Bruce Bisset: Private lives are too often public

By Bruce Bisset

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Seems to me the whole notion of what should or shouldn't be private is in the process of being turned on its head, with personal details increasingly made public while acts of government and business are increasingly kept secret.

For all the furore regarding ACC and WINZ and other departmental leaks of personal records, there are myriad "legitimate" shares, swaps and sales of "private" information - everything from how good a driver you are to what you like for breakfast.

Although many citizens appear blithely unconcerned about sharing their most intimate affairs with the world via social media, many would still be horrified at how minutely they are profiled for the purposes of governance or commercial advantage.

Every time you enter a competition or simply swipe your credit card, you add to a mountain of data about yourself that businesses make their living from collecting, analysing, and then on-selling to other businesses for whom you may be a marketing target.

Government departments collect a mass of detail on income and health and the like, and along with sharing your files among themselves also trade them with banks or finance companies or anyone else claiming "legitimate interest" to check your credit worthiness.

Under the National Government, the scope of what's potentially publicly available and the ways it can be shared has expanded significantly. One example is the data validation service run by Internal Affairs, which allows business users to enter the information they hold into the service website and confirm whether it's consistent with other personal details held by the department, such as citizenship, passports and births, and marriages.

The sum of all this data mining is best illustrated by a "data broker" service such as NZ Post's Genius tool, which divides addresses by more than 1000 variables, including house value and ethnicity.

Every property in the country is mapped and tagged by colour-coded swatches given twee names such as "Rice and Shine" (Asian ethnicity, spending above-average on cars and smash repairs) or "Close Quarter Living" (younger people in the CBD, spending more on takeaways and clubbing) and so on.

Most mid- to large-sized companies, as well as charities, buy the data that fits their target market, so they know who to contact.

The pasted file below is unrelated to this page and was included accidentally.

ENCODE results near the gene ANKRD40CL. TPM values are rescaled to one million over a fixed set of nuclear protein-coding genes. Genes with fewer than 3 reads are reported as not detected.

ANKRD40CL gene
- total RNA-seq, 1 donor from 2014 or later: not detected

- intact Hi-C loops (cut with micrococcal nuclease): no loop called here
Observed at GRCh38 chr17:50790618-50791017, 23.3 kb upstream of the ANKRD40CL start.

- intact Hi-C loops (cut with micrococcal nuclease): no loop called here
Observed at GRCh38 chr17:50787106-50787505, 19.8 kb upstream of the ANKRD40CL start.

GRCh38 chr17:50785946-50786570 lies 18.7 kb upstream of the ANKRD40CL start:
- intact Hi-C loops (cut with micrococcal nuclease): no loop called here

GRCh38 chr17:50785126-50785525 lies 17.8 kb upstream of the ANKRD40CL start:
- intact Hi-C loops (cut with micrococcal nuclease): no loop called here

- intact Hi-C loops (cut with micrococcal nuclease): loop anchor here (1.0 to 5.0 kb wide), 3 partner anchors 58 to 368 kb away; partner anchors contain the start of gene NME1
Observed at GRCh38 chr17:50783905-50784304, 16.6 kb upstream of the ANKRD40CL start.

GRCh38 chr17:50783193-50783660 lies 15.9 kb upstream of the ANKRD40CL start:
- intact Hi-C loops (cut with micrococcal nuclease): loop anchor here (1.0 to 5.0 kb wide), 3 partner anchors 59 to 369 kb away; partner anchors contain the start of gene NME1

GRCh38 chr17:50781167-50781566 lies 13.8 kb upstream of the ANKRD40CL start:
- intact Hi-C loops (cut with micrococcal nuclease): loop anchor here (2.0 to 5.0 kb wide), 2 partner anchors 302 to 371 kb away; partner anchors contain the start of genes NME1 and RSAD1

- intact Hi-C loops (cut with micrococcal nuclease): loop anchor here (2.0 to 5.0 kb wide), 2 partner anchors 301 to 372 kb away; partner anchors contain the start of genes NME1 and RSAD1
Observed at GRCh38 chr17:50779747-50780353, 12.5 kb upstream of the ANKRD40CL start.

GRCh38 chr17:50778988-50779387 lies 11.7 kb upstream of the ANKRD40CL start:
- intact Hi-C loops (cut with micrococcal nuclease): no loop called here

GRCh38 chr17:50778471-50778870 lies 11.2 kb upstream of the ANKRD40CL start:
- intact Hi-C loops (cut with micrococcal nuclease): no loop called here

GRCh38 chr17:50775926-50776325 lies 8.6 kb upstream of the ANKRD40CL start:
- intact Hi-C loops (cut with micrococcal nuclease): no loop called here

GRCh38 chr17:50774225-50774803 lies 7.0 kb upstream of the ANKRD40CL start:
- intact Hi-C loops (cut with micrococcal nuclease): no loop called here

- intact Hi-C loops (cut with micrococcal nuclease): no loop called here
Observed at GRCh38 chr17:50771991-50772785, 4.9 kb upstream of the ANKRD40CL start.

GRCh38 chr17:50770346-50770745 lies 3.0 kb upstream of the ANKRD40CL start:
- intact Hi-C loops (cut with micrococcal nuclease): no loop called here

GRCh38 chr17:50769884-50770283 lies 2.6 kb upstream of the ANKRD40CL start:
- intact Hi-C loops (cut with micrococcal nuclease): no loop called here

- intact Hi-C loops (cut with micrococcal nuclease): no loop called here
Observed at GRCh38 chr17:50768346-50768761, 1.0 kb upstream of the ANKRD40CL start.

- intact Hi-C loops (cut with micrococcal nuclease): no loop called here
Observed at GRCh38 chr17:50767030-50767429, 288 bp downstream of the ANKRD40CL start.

The Privacy Commissioner, who usually acts only on complaint, wants powers to monitor companies that collect and sell personal information. Unremarkably this idea has been cold-shouldered by National.

Meanwhile government has lately shown an unflattering propensity to make free with extremely sensitive material thanks to a series of IT security failures; doubtless caused by cuts in budgets and staff numbers leading either to slipshod work habits or deliberate "payback" breaches.

But its own actions, and those of its mates, are increasingly veiled in secrecy. Legislation for charter schools, state asset sales and changes to mining permits have all attempted to disconnect from the Official Information Act, a trend the Ombudsmen's Office labels "highly dangerous" and "reprehensible".

The too-ready excuse of "commercial sensitivity" crops up in local governance, too, often in strange ways, such as the decision (now reversed) by Hawke's Bay Regional Council to keep the content of public submissions on the water storage project secret.

The Privacy Act itself can be used in absurdist ways that prevent surety. For instance a tenant in a property I manage needed help to "top up" his rent, but the Winz office refused to confirm or deny whether it had given him the money. Apart from the fact I had a pecuniary interest in knowing, were they unconcerned if the money was not used for the purpose and therefore obtained fraudulently? Because if they couldn't say, neither could I.

We all need to draw our own lines as to what is or isn't public or private about us. The concern is that that choice is being taken out of our hands, often by stealth. If government cannot be trusted to keep our confidences, perhaps it is time to review the way sharing information is consented and put control for such consents firmly back in the hands of the individual.

After all, it's our lives that "users" are buying.

That's the right of it.

- HAWKES BAY TODAY

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